Drone Aids Dramatic Rescue Of Chihuahua Trapped Down Mountain Hole For FIVE DAYS
A thermal imaging drone helped rescue a dog in dramatic circumstances – after she had spent five days trapped down the hole of a Cwmtillery mountain.
RSPCA Cymru, South Wales Fire and Rescue Service, Gwent Police, Resource Group Unmanned Aviation Services and numerous volunteers all worked together to find the Chihuahua, named Cherry.
She went missing on 15 March, while walking on Mynydd James, within the Welsh Valleys mountain range.
Her absence led to wide-ranging efforts to locate Cherry, including a fundraising drive – with £1,250 donated by members of the public in just one day.
Searchers were boosted by the sounds of a dog barking heard on the mountain on 19 March. A thermal imaging camera was utilised, by Resource Group Unmanned Aviation Services, the following day – attached to an unmanned aircraft, and the dog was quickly located.
Cherry was found trapped down a mountain hole, with an RSPCA grasper used to help bring her to safety, and she was returned to her loving owners.
She has now been checked over by a vet, and – though very tired – is doing well, after the remarkable ordeal.
RSPCA inspector Izzi Hignell, who worked on the rescue, said: “We are so relieved that Cherry has been found safe and well, and is now back with her family.
“This was a truly remarkable rescue effort, which shows the strength of feeling across the community towards animals, and the importance people attach to keeping them safe.
“Cherry was located down a mountain hole using a thermal imaging camera, and then – thankfully – it was possible to rescue her using a grasper device.
“We worked with so many agencies to help Cherry, and the public response to the campaign to find her was heartening. It was an incredible experience to be involved in, and amazing to play a part in such a happy ending.”
Katinka Slingsby, Cherry’s owner, said: “The rescue was absolutely incredible, and we are so overwhelmed by the levels of support from agencies and the public.
“We are so grateful to everyone involved. Animals are my life, and it means the world to have Cherry safely back with us.
“Fortunately, whilst Cherry has lost a little weight and is exceptionally tired, she is doing so well.”
Remote pilot Lucy Morgan and Thermal Camera Operator Daniel Veg were the representatives from Resource Group Unmanned Aviation Services who took part in Cherry’s rescue.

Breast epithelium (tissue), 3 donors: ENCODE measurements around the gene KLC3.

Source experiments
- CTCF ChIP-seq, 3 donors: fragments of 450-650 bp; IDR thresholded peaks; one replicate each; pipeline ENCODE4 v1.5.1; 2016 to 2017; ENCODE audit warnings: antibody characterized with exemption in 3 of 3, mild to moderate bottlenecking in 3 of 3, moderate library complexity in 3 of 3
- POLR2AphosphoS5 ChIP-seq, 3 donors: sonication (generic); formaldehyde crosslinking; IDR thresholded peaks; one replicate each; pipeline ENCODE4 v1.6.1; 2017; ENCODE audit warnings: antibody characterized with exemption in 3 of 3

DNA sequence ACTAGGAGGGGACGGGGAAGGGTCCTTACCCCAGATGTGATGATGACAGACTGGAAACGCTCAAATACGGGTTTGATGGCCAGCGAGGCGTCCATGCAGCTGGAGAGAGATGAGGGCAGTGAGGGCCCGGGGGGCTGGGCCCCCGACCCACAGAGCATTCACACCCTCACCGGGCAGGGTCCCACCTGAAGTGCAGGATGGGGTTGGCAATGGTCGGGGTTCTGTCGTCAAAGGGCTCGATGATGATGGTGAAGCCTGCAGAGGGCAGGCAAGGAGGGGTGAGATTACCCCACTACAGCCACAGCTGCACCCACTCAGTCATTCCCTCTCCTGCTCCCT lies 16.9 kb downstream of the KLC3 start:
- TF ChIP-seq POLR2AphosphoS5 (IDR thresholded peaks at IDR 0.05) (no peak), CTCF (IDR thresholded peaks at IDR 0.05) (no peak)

John Larkin, of Resource Group Unmanned Aviation Services, added: ”We are delighted to have been able to reunite Cherry with her owner. Using thermal imaging cameras mounted to one of our unmanned aircraft we were able to locate Cherry within 20 minutes. This just goes to show the wide spread applications of drone technology from aerial inspection and surveying to search and rescue situations; highlighting the breadth of our Unmanned Aviation Services.”
Policing Inspector Lysha Thompson, who assisted with the rescue, said: “We received an e-mail from the family on Monday explaining the search for Cherry and the tremendous community support they had been receiving through their Facebook campaign. On reading this and looking at the circumstances over the past five days, it was quite clear that we needed to help, not only to help find Cherry but to also minimise the risk to those that were turning up on a daily basis, often in treacherous conditions, to assist in the search for Cherry.
“The response I received from our partner agencies including the Fire Service and Search and Rescue teams was phenomenal! The RSPCA and police officers who also attended, were able to respond quickly to the sighting by the drone, the result being a really happy ending for all, not least Cherry! This positive outcome was clearly driven by members of the community who pulled together with the family over the past few days and they should all be incredibly proud of themselves.
“Whilst the Police have many priorities, there are none greater than being there to help people when we can and my colleagues and I are just incredibly glad that Cherry is back home.”
Aberbargoed Fire and Rescue Station Manager Stuart Griffiths commented:
“On arrival it soon became apparent that a dog had fallen through a crevice in the mountainside some days earlier & had been stuck there ever since. Searchers from the local community had managed to locate the dog amongst the many crevices in the mountain, due to them hearing her barking.
“When we arrived at the mountain top attempts had been made to retrieve the dog unsuccessfully. We were very fortunate to have so many enthusiastic people on site to help us. By using the grasper device provided by the RSPCA we were able to reach down into the hole & entice Cherry into the loop of the grasper device by dropping food down to her. On the third occasion of her stepping into the loop we were able to safely lift her out of the crevice.
“This was a tremendous effort made by the local community, & it was extremely rewarding for all who helped in the successful rescue Cherry. We are all very pleased that she is in good shape & will fully recover from her adventure.”
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